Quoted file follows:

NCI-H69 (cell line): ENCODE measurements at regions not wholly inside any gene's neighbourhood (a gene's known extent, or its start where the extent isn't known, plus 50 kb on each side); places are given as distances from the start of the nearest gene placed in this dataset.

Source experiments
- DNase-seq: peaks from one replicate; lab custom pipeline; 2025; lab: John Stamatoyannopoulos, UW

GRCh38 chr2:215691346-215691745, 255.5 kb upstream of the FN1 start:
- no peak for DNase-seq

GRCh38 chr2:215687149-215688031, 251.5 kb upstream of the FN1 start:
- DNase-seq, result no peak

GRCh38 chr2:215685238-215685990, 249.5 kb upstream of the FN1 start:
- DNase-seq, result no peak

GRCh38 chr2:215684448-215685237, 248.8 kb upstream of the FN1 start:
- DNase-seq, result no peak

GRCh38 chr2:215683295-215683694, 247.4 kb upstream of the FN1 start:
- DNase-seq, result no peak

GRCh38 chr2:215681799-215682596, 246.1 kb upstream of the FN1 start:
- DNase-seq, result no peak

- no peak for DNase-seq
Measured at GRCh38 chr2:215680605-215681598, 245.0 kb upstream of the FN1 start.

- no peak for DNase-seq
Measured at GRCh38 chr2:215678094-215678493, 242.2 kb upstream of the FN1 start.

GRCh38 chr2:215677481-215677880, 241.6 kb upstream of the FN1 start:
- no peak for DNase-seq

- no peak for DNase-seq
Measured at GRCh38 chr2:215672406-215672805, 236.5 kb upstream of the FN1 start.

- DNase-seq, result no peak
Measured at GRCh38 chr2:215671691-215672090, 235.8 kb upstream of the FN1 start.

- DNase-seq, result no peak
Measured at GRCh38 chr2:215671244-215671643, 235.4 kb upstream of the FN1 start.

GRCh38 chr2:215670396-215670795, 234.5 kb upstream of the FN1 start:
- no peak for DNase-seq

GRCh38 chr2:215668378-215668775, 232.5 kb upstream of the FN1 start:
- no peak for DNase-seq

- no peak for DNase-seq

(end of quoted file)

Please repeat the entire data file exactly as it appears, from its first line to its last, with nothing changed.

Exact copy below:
NCI-H69 (cell line): ENCODE measurements at regions not wholly inside any gene's neighbourhood (a gene's known extent, or its start where the extent isn't known, plus 50 kb on each side); places are given as distances from the start of the nearest gene placed in this dataset.

Source experiments
- DNase-seq: peaks from one replicate; lab custom pipeline; 2025; lab: John Stamatoyannopoulos, UW

GRCh38 chr2:215691346-215691745, 255.5 kb upstream of the FN1 start:
- no peak for DNase-seq

GRCh38 chr2:215687149-215688031, 251.5 kb upstream of the FN1 start:
- DNase-seq, result no peak

GRCh38 chr2:215685238-215685990, 249.5 kb upstream of the FN1 start:
- DNase-seq, result no peak

GRCh38 chr2:215684448-215685237, 248.8 kb upstream of the FN1 start:
- DNase-seq, result no peak

GRCh38 chr2:215683295-215683694, 247.4 kb upstream of the FN1 start:
- DNase-seq, result no peak

GRCh38 chr2:215681799-215682596, 246.1 kb upstream of the FN1 start:
- DNase-seq, result no peak

- no peak for DNase-seq
Measured at GRCh38 chr2:215680605-215681598, 245.0 kb upstream of the FN1 start.

- no peak for DNase-seq
Measured at GRCh38 chr2:215678094-215678493, 242.2 kb upstream of the FN1 start.

GRCh38 chr2:215677481-215677880, 241.6 kb upstream of the FN1 start:
- no peak for DNase-seq

- no peak for DNase-seq
Measured at GRCh38 chr2:215672406-215672805, 236.5 kb upstream of the FN1 start.

- DNase-seq, result no peak
Measured at GRCh38 chr2:215671691-215672090, 235.8 kb upstream of the FN1 start.

- DNase-seq, result no peak
Measured at GRCh38 chr2:215671244-215671643, 235.4 kb upstream of the FN1 start.

GRCh38 chr2:215670396-215670795, 234.5 kb upstream of the FN1 start:
- no peak for DNase-seq

GRCh38 chr2:215668378-215668775, 232.5 kb upstream of the FN1 start:
- no peak for DNase-seq

- no peak for DNase-seq